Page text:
Celestial Mechanica is Mega Man meets Meat Boy, and it’s glorious. It’s certainly less challenging than both games, but not without its own moments of insanely hard jumping puzzles that lead to the inevitably satisfying victory. However, there are a few button-pressing puzzles that are less well-executed, of the “hit-a-switch-and-backtrack” variety that are certainly less fun to play than the rest of the game. Sadly, these seem to exist just to pace the twitch challenges. But for the most part, jumping and sliding our little robot through this world is a delight.
Music That Will Give You Goosebumps
Speaking of delights, the one feature of this game that seems to have had as much effort put behind it as it deserves is the soundtrack. In a word, it’s fantastic. Celestial Mechanica sports a soundtrack that is by all means perfect for this kind of game. Powerful bass guitar lines fade smoothly and quickly into an organized chaos of percussion, giving the game the charming but sinister ambiance that it deserves. If Celestial Mechanica is a cross between Mega Man and Meat Boy, its soundtrack is a cross between Muse and Explosions in the Sky. Its music is soothing and ambient 80 percent of the time, and riveting and stressful for the other 20 percent. This balance suits the difficulty spikes of challenging gameplay perfectly, and it’s a soundtrack that is almost worth listening to by itself (though is questionably more expensive than the game itself.) Even the non-music ambient tracks are equally well done; the quiet serenity of the game’s opening forest area, for example, is complemented by birds that chirp to a melody.
Pixelated Graphics: The Uniform of Indie Games
For the most part, Celestial Mechanica looks as pretty as it sounds. There is something that must be said of the pixel, and of its persistence. This kind of old-school, nostalgia-exploiting graphical style is one that can look aesthetically pleasing on any budget, and Celestial Mechanica executes its own style with the same kind of wide-eyed determination that characterizes the rest of the game. That is to say that it’s actually kind of a mixed bag. Some backgrounds give an awe-inspiring sense of scale and detail, yet others are just one flat, monochromatic color. Most of our little robot’s running and jumping animations are crisp and slick, but the ones for the more advanced moves are wonky and jerky. Though Celestial Mechanica is certainly a good-looking game, its style is not always conducive to its gameplay.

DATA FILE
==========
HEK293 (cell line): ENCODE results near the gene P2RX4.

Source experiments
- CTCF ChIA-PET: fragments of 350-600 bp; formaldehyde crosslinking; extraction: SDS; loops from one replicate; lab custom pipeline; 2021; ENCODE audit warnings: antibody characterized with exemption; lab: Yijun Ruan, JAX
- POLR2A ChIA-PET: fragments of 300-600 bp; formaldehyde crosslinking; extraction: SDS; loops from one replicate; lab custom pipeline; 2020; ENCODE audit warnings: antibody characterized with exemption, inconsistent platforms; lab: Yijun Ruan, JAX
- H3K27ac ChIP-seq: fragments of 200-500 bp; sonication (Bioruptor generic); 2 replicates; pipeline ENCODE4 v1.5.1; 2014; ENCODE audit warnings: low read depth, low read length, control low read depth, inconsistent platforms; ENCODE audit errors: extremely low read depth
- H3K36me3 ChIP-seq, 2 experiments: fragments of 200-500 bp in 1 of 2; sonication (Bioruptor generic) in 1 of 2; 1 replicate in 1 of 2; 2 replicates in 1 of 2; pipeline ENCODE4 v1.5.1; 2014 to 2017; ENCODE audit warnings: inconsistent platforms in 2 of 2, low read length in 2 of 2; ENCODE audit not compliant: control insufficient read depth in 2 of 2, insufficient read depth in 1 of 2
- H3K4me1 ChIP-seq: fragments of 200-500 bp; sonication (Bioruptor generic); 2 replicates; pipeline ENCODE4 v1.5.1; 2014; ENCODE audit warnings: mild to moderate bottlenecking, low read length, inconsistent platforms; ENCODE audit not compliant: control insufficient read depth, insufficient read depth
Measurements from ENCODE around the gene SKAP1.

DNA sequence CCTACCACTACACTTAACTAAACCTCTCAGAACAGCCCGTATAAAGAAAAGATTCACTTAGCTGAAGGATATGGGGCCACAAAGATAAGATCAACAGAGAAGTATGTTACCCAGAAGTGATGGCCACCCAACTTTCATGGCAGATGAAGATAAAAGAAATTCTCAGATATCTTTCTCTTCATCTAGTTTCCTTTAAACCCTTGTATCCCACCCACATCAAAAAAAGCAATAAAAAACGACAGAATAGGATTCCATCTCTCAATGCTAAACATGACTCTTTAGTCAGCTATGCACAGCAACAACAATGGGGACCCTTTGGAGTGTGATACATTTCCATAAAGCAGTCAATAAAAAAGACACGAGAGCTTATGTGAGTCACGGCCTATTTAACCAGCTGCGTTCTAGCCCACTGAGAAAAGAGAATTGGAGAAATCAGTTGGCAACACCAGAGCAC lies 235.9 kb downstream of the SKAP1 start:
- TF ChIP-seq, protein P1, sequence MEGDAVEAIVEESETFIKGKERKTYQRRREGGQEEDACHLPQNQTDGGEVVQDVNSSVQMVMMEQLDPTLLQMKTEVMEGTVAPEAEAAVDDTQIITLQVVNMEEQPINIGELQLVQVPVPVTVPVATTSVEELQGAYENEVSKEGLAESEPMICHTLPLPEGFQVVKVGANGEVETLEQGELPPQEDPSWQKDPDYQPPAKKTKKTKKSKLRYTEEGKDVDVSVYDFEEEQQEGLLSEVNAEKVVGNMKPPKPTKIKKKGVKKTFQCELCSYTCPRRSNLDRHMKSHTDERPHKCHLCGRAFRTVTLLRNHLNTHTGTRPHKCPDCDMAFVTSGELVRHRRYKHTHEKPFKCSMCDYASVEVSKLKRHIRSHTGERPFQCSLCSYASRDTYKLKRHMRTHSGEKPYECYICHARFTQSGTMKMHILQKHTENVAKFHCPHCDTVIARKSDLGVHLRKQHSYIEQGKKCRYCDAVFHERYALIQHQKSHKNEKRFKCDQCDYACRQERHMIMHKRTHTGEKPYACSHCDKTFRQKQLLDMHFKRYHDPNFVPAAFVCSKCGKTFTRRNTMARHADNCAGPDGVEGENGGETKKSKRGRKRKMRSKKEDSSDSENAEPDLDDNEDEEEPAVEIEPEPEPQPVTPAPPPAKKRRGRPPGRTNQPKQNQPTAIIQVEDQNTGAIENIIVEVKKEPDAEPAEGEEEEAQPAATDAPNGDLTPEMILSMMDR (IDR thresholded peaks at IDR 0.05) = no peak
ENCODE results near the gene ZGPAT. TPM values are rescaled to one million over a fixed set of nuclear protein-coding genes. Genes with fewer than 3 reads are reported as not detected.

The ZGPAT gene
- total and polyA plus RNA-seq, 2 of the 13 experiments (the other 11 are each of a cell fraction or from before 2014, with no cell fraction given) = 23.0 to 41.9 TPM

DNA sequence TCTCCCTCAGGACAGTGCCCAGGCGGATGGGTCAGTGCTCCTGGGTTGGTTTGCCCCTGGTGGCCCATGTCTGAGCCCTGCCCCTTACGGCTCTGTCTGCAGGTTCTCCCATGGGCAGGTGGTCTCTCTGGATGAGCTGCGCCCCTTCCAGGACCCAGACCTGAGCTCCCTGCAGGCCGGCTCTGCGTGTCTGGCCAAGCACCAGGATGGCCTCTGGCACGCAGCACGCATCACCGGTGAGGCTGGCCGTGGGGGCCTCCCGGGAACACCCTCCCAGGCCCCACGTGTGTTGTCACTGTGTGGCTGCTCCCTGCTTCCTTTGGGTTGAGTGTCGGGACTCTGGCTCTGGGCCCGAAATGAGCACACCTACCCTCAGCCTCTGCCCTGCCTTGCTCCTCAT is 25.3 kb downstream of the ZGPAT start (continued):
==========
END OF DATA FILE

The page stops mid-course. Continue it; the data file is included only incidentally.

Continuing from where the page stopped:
Final Thoughts – Is it Worth $5?
It’s hard to say no to Celestial Mechanica, but I’m going to have to. The current asking price is $5, and while that certainly isn’t a lot, Celestial Mechanica only lasts about two hours and feels more like a sponsored flash game that a fully-fledged commercial release (in fact, in an interview with TPG earlier this year, Roger Hicks mentioned that his original intention was to find a sponsor and release this game for free.) Considering the alternatives, the $5 price point is just too much. VVVVVV is of undisputable quality and is the same price. Likewise, there are countless flash games available for free that accomplish just as much as Celestial Mechanica.
It’s an adorably flawed attempt at creating something that its creators might not have the finesse to pull off now, but certainly will for their next game. While it looks, sounds, and plays great, it’s just not of a high enough quality to ask for $5. The readme barely explains how to play the game, there’s a complete lack of in-game options, the side-scrolling screen jitters and lags consistently through the whole game, and the backgrounds change inconsistently from screen-to-screen. After a few more patches it may be worth $5, but until then, virtually everything could have more work put into it. Except for the soundtrack. The soundtrack is awesome.
Celestial Mechanica Summary:
- Time Played – 4 hours
- Widescreen Support –Letterboxed at all resolutions
- 5.1 Audio – No
- Bugs – Many
- DRM – None
- Control Scheme – Non-customizable keyboard, Joy2Key gamepad support
- Game Acquisition Method – Review Copy
- Worth your money – No